OSPF Traffic Engineering (TE) Metric Extensions
Note: This ballot was opened for revision 09 and is now closed.
(Adrian Farrel) Yes
(Jari Arkko) No Objection
Comment (2015-01-07 for -10)
Thank you for doing this work. It is very important and I can clearly see the use cases. I do have some comments though. I think it would be useful to specify explicitly what the IEEE floating point number format variant is being used. I assume binary32. (Also noted in the Gen-ART review.) I am a bit surprised by the A bit design. Would it be useful to add some rationale for why this approach has been taken? As I read the document I find it difficult to understand why the bit carries extra value for the receiver. It does signal an exceptional condition, but at the same time, any real action (e.g., Step B in Section 3) seems to be something that should be based on the calculation of the actual bandwidths and delays rather than the flag itself. Or did I misunderstand this? Also, it would be useful to specify what information must be understood in the network for the A bit usage. Do all nodes have to the same understanding of the threshold throughout the network? Or just the sending node? Finally, I would have preferred to see some defaults for the various configurable values, and some discussion of the requirements for the values. Again, do the measurement period for instance have to be aligned across a network, or not? A section on management considerations might be appropriate.
(Richard Barnes) No Objection
(Benoit Claise) No Objection
Comment (2015-01-08 for -10)
From an OPS point of view, I'm mainly interested in what is out of scope, as written in the writeup: "There has been much discusson as to how these metrics would be collected and how they will be used. These topics were deemed to to be out of scope". So I'll wait for a companion document. I agree with Alissa and Stephen that the following paragraph is confusing: "While this document does not specify how the performance information should be obtained, the measurement of delay SHOULD NOT vary significantly based upon the offered traffic load. Thus, queuing delays and/or loss SHOULD NOT be included in any dynamic delay measurement."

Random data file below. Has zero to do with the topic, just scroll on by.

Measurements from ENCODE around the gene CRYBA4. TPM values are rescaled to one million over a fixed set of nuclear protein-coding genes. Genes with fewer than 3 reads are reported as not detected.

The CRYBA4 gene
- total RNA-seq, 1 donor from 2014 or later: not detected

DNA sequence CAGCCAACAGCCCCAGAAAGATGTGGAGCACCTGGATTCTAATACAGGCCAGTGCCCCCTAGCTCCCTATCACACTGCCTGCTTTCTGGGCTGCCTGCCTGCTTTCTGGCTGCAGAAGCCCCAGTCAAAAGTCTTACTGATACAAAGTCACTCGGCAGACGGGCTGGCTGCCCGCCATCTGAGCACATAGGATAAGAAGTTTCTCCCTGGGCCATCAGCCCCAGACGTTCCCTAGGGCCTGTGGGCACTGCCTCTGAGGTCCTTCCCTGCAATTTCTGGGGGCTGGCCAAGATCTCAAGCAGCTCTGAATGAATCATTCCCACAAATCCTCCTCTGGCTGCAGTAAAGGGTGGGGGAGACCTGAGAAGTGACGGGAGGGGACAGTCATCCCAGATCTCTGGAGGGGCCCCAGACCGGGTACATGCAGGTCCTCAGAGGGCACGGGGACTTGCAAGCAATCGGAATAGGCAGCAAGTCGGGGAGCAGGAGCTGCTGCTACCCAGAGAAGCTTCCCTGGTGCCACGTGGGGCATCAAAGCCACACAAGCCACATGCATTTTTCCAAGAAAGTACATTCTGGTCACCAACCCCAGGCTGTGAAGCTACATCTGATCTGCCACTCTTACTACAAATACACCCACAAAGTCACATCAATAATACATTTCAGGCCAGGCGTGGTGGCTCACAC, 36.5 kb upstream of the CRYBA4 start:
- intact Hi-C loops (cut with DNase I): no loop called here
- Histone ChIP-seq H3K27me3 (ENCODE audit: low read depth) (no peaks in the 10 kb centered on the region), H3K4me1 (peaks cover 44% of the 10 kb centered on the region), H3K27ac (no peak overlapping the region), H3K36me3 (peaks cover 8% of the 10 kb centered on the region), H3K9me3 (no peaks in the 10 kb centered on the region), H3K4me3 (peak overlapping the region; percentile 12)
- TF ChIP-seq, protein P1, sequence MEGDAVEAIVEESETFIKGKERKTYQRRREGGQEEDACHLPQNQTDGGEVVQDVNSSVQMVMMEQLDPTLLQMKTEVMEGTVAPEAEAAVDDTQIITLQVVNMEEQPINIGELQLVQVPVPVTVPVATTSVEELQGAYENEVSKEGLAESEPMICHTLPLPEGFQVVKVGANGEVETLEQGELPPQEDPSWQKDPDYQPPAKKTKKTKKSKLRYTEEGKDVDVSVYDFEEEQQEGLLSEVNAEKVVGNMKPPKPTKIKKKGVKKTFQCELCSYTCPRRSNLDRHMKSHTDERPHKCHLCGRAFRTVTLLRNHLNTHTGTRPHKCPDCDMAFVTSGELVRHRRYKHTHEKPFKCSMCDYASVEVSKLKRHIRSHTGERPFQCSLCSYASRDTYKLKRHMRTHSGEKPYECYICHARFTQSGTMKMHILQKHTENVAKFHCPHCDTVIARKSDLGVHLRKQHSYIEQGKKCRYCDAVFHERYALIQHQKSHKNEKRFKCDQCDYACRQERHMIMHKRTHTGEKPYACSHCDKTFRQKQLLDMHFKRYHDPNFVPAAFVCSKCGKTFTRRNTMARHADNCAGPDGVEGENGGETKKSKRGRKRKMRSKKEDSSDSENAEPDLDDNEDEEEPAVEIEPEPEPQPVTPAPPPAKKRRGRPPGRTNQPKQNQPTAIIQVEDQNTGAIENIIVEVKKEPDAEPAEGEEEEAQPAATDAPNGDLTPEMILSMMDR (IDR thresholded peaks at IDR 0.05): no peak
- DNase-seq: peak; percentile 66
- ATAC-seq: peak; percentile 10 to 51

Alissa Cooper No Objection
Comment (2015-01-06 for -10)
= Section 1 = "While this document does not specify how the performance information should be obtained, the measurement of delay SHOULD NOT vary significantly based upon the offered traffic load. Thus, queuing delays and/or loss SHOULD NOT be included in any dynamic delay measurement." Agree with Stephen's comment here -- this is confusing. I'm not sure normative language makes a whole lot of sense here at all if "the measurement" means "the quantity you actually measure" as opposed to "the quantity that you report after measuring." Also, how would loss be reported in a delay measurement? (I can imagine ways, but they seem contrived.) = Section 4.2.7 = "Implementations MAY also permit the configuration of an offset value (in microseconds) to be added to the measured delay value to advertise operator specific delay constraints." Do I understand correctly that there is no way specified to communicate this offset value? If this is a matter for local configuration, it seems a bit odd to use normative language and describe it in the definition of the sub-TLV. = Section 4.4.5 = "When set to a value of all 1s (2^24 - 1), the link packet loss has not been measured." I noted that in the case of delay, the way to signal that delay has not been measured is to not send or withdraw the sub-TLV, whereas for loss it is to send a specific value. Why do this differently for different measurements? = Section 7 = I agree with Barry's comments here.
Spencer Dawkins No Objection
(Stephen Farrell) No Objection
Comment (2015-01-05 for -10)